Fatbirder - linking birders worldwide... Wildlife Travellers see our sister site: WAND

Index

BirdLife News

Georgetown Boost; Nepal IBA Guide; Albatross race?

Festive boost for Georgetown

The Guyana Amazon Tropical Birds Society has discovered a breeding pair of Festive Parrots Amazona festiva in the capital city of Georgetown, Guyana. Georgetown is well known for its diverse bird life (199 recorded species), but this is the first time that the Festive Parrot has been recorded in the city.

The birds were discovered on 30 September by Andy Narine, the President of the Guyana Amazon Tropical Birds Society, nesting in the city's Botanic Gardens. There is no clear data on the population of these birds in Guyana and the Society is hoping to carry out more detailed study of the species. In the meantime they will continue to monitor the health of the two Festive Parrots in the Botanic Gardens and record their behaviour.

Although not classified by BirdLife as globally threatened, Festive Parrots are listed on Appendix II of CITES. Appendix II includes species not necessarily threatened with extinction, but in which trade must be controlled in order to avoid utilisation incompatible with their survival.

The Guyana Amazon Tropical Birds Society is dedicated to the conservation and protection of Guyana’s avifauna and has carried out bird surveys in various regions of Guyana. The Society has produced the first Checklist of the Birds of Georgetown based on years of observing and recording birds in Georgetown, as well as offering birdwatching tours for tourists and educational activities for schools.New IBA guide for Nepal

Bird Conservation Nepal (BCN, BirdLife in Nepal) has published a landmark inventory of important habitats for birds and biodiversity in Nepal. The book was launched in Kathmandu on 13 November and the event was attended by representatives from the Nepalese Government.

The publication titled Important Birds Areas in Nepal: key sites for conservation is a joint effort by BCN and BirdLife towards protecting the country's critically important biodiversity hotspots. The publication highlights 27 Important Bird Areas (IBAs) that merit some form of protection. 15 of these IBAs are included within existing protected areas while the other 12 are still unprotected. The book also presents the diversity of Nepalese habitats and threats to these IBAs and associated bird species.Our recent work will help government agencies to focus their conservation priorities to these sites which represent just 20% of the country’s total area. Protecting these habitats will safeguard up to 90% of Nepal’s rich natural heritage. — Dr Hem Sagar Baral, BCN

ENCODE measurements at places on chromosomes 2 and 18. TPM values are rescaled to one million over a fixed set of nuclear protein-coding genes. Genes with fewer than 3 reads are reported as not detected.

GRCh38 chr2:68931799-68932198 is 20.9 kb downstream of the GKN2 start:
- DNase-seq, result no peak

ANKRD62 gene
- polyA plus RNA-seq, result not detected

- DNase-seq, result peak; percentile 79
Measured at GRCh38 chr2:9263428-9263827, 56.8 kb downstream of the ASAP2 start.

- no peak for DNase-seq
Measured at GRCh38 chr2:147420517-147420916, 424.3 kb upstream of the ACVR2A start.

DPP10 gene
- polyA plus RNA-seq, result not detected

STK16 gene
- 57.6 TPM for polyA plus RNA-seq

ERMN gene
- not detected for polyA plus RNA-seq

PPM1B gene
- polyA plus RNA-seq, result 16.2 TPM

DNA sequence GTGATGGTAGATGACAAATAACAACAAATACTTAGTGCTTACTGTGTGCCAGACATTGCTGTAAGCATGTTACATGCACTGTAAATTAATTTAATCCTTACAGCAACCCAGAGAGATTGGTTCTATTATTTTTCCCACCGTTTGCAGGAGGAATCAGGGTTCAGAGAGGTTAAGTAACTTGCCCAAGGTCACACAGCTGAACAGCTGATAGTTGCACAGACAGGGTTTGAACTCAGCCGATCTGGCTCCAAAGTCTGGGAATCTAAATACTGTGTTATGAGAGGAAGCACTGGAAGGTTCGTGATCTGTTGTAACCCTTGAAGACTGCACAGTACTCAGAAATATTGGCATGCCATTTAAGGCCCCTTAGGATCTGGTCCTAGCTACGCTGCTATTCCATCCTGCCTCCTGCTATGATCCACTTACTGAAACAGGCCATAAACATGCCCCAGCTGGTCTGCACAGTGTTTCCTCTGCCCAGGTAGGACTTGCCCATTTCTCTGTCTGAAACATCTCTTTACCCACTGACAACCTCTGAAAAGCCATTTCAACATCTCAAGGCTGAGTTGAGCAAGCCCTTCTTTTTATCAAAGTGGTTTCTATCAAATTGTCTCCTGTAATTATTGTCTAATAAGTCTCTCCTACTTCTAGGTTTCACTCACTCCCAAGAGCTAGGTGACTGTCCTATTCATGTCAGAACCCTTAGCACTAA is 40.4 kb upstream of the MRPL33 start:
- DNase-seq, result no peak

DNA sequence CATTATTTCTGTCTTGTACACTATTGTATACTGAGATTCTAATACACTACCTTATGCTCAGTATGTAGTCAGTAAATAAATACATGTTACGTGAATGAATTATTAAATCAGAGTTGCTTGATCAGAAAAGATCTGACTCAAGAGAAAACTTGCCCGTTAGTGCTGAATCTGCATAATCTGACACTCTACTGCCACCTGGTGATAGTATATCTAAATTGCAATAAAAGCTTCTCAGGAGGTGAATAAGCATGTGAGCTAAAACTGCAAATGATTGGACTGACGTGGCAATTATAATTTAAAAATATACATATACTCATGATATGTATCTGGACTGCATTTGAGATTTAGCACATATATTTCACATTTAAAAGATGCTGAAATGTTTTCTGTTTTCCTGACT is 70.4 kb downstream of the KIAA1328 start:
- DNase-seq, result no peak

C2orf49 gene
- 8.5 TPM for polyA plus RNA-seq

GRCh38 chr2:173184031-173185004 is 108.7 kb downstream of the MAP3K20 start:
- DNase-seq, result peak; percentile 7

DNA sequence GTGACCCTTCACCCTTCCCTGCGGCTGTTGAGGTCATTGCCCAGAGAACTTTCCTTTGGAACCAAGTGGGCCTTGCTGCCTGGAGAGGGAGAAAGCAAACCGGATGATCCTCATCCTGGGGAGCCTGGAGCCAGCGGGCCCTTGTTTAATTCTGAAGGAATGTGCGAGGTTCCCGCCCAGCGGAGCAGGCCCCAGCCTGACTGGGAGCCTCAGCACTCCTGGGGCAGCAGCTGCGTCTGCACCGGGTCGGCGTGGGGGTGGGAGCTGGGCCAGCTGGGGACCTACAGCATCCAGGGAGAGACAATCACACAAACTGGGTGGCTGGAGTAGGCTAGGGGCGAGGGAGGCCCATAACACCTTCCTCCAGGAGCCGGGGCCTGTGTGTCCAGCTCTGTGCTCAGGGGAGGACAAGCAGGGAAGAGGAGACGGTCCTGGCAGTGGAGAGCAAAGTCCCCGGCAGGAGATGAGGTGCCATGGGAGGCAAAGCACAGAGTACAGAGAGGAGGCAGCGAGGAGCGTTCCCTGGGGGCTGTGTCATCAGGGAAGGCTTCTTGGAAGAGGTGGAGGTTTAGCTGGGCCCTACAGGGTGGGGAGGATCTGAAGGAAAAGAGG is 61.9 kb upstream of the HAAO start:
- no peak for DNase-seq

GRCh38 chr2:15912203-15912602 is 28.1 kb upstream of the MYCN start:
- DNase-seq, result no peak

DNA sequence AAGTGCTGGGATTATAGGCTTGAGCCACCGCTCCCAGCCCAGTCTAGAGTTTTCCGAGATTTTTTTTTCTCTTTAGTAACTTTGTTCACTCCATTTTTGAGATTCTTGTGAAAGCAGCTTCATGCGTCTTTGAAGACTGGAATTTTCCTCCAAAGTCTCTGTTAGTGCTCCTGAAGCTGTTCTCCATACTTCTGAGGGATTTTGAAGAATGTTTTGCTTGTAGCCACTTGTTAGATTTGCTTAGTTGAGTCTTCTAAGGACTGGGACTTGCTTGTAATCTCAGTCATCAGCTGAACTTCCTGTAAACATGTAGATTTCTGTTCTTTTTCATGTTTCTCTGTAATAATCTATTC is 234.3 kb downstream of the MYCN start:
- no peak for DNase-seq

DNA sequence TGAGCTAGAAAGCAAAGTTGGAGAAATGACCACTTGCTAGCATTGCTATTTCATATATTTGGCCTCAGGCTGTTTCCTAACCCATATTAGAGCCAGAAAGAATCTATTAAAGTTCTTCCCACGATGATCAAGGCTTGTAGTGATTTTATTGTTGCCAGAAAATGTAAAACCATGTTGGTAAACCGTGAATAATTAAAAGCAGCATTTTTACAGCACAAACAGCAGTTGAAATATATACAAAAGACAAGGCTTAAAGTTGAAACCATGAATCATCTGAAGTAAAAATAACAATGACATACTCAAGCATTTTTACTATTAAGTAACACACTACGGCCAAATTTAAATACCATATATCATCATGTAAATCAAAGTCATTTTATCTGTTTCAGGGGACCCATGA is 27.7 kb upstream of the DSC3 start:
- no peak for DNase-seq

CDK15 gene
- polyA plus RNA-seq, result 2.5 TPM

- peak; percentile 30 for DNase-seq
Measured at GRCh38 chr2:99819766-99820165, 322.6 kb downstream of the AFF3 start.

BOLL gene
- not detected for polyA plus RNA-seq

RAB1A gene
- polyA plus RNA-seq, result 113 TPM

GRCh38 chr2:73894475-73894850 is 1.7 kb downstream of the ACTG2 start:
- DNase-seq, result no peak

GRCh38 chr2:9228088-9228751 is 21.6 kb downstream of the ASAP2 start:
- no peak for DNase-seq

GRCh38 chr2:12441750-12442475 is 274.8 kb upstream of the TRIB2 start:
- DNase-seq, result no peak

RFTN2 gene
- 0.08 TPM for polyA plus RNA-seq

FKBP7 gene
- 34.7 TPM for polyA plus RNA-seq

The publication highlights the objectives of the IBA programme in Nepal, as well as required actions to conserve these key sites. It is expected that it will help to fill the gap in Nepal's National Biodiversity Inventory and help the Government to meet its commitments on the Convention on Biological Diversity (CBD). The book will provide guidance to decision makers and planners to focus on sustainable use of available resources, both financial and human, and avoid negative impacts in land-use and development planning.Albatrosses race against extinction as yachts set sail

Representatives from BirdLife and its Partners in Spain (SEO) and the UK (the RSPB) joined a host of invited VIPs to watch the launch of the 2005-2006 Volvo Ocean Race, in Vigo, Spain last weekend.

Amid a roar of cannons, seven ocean racing yachts set sail on a 31,000-nautical-mile journey, which will take the vessels through some of the richest albatross waters in the world. The yachts are currently off the coast of North Africa, approaching the Canary Islands.The RSPB's Chief Executive, Graham Wynne, commented, "It is a humbling moment to watch seven crews set sail bravely into the vastness of the Atlantic Ocean. During their journey, crew members will have prolonged contact with albatrosses - birds that will be almost constant companions during the Southern Ocean legs of the race."

19 of the world's 21 species of albatross are considered by BirdLife to be globally threatened and an estimated 60,000 birds will be killed on longlines during the course of the race. The Volvo Ocean Race officially adopted the Save the Albatross campaign in October and has already attracted the support of a range of high-profile individuals, including HRH Prince Charles, Sir David Attenborough and Ellen MacArthur.

Visit the new Save the Albatross web site at http://www.savethealbatross.net

4th July 2014